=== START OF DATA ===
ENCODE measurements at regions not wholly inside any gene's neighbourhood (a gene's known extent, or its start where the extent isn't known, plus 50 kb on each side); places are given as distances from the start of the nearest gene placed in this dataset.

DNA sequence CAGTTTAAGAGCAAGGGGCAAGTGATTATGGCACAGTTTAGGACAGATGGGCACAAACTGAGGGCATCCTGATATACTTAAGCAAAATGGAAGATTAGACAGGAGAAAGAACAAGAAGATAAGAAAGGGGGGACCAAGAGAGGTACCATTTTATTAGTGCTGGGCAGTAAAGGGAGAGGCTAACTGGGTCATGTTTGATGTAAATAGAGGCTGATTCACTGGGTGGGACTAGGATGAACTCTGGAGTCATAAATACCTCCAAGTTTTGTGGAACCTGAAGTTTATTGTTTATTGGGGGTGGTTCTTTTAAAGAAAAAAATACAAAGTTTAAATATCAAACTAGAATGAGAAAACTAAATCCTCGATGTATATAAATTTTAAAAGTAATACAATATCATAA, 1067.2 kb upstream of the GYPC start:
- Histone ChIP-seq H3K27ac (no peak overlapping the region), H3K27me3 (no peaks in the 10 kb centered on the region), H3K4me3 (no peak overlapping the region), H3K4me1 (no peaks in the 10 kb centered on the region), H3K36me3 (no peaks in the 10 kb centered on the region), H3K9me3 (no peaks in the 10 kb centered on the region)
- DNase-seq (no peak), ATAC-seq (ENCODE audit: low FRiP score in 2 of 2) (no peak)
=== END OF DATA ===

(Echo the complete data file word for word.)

ENCODE measurements at regions not wholly inside any gene's neighbourhood (a gene's known extent, or its start where the extent isn't known, plus 50 kb on each side); places are given as distances from the start of the nearest gene placed in this dataset.

DNA sequence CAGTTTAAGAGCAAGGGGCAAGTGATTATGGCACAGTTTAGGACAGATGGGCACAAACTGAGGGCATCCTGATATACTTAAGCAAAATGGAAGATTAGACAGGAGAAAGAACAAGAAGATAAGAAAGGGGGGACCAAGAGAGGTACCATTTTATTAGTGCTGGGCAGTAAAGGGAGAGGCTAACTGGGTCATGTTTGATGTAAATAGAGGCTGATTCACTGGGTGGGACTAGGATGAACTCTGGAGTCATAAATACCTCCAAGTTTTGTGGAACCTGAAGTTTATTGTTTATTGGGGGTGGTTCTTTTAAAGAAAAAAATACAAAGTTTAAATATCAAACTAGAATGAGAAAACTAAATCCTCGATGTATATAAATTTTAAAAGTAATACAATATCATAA, 1067.2 kb upstream of the GYPC start:
- Histone ChIP-seq H3K27ac (no peak overlapping the region), H3K27me3 (no peaks in the 10 kb centered on the region), H3K4me3 (no peak overlapping the region), H3K4me1 (no peaks in the 10 kb centered on the region), H3K36me3 (no peaks in the 10 kb centered on the region), H3K9me3 (no peaks in the 10 kb centered on the region)
- DNase-seq (no peak), ATAC-seq (ENCODE audit: low FRiP score in 2 of 2) (no peak)